NHS trusts will be able to bid for funding to accelerate the deployment of the most promising artificial intelligence (AI) tools after Secretary of State for Health and Social Care Steve Barclay announced a new £21 million fund.
The funding boost will help trusts to roll out AI tools in hospitals to help tackle the problem of long waiting lists.
In addition, the Government has committed to deploying AI decision-support tools in all stroke networks by the end of this year, to ensure stroke patients benefit from improved diagnosis and access to treatment. Currently, only 86% of stroke networks have AI stroke-diagnosis technology.
The use of AI tools for stroke diagnosis can have a huge impact on patient outcomes. Where such technology is already in place it can help doctors to diagnose a stroke faster, which has been shown to triple the chance of patients living independently after the event. At Ipswich Hospital, AI-powered software from Brainomix has seen the hospital achieve better than the national average for time taken for patients to be assessed by a stroke consultant.
The ring-fenced funding was announced ahead of the NHS’ 75th birthday.
Barclay said: “Artificial intelligence is already transforming the way we deliver healthcare and AI tools are already making a significant impact across the NHS in diagnosing conditions earlier, meaning people can be treated more quickly.
“As we celebrate the NHS’s 75th birthday and look ahead to the future, I’m focused on adopting the latest cutting-edge technology across our health and care system to ensure we can continue to deliver the best care for our patients and cut waiting times, which is one of the government’s five priorities.”
Improving patient outcomes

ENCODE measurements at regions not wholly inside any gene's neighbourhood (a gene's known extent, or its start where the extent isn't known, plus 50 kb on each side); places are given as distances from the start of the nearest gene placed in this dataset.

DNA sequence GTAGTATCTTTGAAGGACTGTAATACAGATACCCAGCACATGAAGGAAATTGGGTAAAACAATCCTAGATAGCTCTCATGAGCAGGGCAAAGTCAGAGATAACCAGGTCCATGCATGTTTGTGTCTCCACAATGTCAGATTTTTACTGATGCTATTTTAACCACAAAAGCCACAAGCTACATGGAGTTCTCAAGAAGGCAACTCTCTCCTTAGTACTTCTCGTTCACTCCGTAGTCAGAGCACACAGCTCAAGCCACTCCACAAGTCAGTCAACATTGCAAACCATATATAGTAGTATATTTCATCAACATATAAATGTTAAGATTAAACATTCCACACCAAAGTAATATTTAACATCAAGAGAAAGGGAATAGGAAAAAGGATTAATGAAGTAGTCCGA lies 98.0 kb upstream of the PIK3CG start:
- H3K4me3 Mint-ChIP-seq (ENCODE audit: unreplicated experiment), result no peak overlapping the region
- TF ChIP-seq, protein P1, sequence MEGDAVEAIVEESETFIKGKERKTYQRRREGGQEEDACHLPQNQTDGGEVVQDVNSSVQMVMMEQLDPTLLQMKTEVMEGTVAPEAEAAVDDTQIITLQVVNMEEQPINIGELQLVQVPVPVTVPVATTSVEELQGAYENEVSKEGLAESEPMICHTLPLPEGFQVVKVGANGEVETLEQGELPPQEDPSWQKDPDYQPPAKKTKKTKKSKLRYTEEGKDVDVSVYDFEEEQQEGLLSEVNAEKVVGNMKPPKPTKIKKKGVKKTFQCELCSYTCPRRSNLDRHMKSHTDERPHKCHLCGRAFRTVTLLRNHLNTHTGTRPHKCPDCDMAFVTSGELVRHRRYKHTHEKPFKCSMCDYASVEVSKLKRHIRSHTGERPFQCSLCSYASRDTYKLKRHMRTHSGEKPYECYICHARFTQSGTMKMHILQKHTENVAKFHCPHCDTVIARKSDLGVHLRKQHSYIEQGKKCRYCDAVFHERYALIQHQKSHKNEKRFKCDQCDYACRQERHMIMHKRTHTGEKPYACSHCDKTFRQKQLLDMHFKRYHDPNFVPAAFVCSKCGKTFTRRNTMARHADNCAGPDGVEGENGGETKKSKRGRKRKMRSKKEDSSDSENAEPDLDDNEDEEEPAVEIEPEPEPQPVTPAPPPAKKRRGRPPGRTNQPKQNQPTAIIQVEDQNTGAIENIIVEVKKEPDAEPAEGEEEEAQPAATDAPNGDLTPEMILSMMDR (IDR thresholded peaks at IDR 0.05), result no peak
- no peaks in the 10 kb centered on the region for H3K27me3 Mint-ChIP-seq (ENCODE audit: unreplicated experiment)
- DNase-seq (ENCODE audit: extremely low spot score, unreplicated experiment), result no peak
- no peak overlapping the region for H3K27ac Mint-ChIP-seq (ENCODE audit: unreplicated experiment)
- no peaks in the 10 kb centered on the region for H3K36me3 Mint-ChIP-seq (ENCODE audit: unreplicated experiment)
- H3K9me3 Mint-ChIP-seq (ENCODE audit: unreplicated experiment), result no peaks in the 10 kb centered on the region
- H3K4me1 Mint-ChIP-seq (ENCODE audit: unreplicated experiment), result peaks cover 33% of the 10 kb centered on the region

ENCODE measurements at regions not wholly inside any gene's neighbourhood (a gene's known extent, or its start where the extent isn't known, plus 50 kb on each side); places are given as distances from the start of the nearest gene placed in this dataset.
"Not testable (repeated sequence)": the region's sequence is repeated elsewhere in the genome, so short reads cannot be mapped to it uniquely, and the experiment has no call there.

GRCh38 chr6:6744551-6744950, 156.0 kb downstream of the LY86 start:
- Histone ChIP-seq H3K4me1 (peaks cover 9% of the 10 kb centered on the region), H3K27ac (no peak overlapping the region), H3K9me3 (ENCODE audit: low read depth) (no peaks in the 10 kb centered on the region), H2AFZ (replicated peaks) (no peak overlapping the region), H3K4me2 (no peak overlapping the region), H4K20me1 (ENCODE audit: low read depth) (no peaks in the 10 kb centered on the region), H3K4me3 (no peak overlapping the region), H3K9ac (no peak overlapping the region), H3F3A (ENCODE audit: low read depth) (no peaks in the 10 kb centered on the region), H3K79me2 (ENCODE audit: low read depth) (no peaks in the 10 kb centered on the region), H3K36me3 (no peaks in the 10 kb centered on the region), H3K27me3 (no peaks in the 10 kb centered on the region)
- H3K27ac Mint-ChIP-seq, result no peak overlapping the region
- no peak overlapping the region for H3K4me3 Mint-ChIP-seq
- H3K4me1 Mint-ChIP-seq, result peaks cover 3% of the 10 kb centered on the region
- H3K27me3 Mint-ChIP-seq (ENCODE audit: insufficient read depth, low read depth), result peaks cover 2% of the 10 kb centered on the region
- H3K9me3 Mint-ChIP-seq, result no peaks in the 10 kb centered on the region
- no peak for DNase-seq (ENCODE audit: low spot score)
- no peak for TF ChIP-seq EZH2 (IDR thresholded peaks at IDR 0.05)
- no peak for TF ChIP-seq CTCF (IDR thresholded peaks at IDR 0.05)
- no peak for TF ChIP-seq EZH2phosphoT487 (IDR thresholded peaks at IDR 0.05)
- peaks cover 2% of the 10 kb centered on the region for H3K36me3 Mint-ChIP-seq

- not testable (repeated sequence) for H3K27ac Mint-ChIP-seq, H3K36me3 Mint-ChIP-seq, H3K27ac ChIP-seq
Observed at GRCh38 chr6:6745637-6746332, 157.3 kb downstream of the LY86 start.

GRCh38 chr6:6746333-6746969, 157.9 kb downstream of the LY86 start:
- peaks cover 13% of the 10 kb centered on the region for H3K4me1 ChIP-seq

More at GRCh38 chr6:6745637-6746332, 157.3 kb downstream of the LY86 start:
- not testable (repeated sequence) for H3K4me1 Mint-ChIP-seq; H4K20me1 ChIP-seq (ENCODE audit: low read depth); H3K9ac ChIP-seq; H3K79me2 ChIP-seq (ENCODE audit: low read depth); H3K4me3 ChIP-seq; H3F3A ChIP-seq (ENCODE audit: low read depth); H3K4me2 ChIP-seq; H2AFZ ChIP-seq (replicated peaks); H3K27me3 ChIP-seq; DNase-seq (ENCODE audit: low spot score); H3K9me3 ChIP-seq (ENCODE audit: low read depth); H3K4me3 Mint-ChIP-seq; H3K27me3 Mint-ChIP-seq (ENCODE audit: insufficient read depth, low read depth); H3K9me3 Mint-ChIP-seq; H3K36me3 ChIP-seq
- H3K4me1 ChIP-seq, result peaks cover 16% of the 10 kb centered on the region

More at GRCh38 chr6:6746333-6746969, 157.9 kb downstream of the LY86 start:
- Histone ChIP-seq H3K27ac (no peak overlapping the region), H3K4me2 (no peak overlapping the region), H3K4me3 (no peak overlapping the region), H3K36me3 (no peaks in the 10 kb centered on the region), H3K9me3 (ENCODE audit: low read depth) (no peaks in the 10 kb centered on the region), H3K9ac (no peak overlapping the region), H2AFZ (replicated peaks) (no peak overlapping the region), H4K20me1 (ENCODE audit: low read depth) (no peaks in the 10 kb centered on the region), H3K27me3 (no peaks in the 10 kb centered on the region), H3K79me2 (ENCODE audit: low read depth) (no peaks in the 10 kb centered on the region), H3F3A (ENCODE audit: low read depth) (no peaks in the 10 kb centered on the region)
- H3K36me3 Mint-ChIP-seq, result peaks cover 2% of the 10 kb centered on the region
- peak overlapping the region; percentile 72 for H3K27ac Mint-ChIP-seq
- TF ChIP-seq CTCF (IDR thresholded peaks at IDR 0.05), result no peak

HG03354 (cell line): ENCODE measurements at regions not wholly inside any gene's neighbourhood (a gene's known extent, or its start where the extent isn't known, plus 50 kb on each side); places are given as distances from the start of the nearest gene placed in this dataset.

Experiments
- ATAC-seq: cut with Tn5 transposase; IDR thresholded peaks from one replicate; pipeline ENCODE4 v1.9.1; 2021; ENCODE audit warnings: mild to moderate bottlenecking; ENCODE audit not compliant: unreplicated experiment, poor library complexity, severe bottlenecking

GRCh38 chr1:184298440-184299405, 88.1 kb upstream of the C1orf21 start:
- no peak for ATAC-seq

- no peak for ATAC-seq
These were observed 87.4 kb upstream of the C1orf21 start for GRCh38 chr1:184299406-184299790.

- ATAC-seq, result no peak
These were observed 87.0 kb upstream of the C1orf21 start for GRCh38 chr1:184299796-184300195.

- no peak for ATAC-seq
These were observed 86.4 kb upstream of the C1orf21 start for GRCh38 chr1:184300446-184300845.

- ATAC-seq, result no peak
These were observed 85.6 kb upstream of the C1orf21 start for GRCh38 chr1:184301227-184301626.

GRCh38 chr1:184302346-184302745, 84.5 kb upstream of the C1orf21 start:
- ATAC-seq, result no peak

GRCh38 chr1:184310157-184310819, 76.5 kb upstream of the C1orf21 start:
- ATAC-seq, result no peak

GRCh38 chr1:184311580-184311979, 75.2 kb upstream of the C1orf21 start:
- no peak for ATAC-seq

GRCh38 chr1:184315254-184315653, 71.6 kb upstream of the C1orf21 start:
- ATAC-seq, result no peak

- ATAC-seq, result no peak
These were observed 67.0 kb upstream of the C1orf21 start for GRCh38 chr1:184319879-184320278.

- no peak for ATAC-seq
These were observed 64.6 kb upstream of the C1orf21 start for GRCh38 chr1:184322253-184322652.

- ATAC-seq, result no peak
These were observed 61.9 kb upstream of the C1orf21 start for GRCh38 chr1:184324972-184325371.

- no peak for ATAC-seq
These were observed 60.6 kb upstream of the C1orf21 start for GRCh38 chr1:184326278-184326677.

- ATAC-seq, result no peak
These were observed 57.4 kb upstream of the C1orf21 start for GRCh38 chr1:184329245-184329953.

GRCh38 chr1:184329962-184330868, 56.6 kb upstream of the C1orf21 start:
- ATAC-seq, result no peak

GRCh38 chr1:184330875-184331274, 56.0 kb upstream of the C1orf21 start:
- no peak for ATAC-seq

The AI Diagnostic Fund will include the use of AI tools to analyse chest x-rays to detect lung cancer. Every month over 600,000 chest x-rays are performed in England. The use of AI tools will have a significant impact in supporting clinicians to diagnose cancer patients earlier, improving their health outcomes.
NHS trusts will be able to bid for any AI diagnostic tool that they wish to deploy, but they will have to show that it represents value for money in order for the funding to be approved.
Every year the NHS spends £10 billion on medical technology alone, with patients benefitting from breakthroughs that enable the prevention of ill health, earlier diagnosis, more effective treatments and faster recovery.
Already, the government has invested £123 million into 84 different AI technologies all designed to improve diagnosis, screening, monitoring and managing conditions.
The future of diagnostics
Dr Katharine Halliday, president of the Royal College of Radiologists, said: “At a time when diagnostic services are under strain, it is critical that we embrace innovation that could boost capacity – and so we welcome the Government’s announcement of a £21 million fund to purchase and deploy AI diagnostic tools.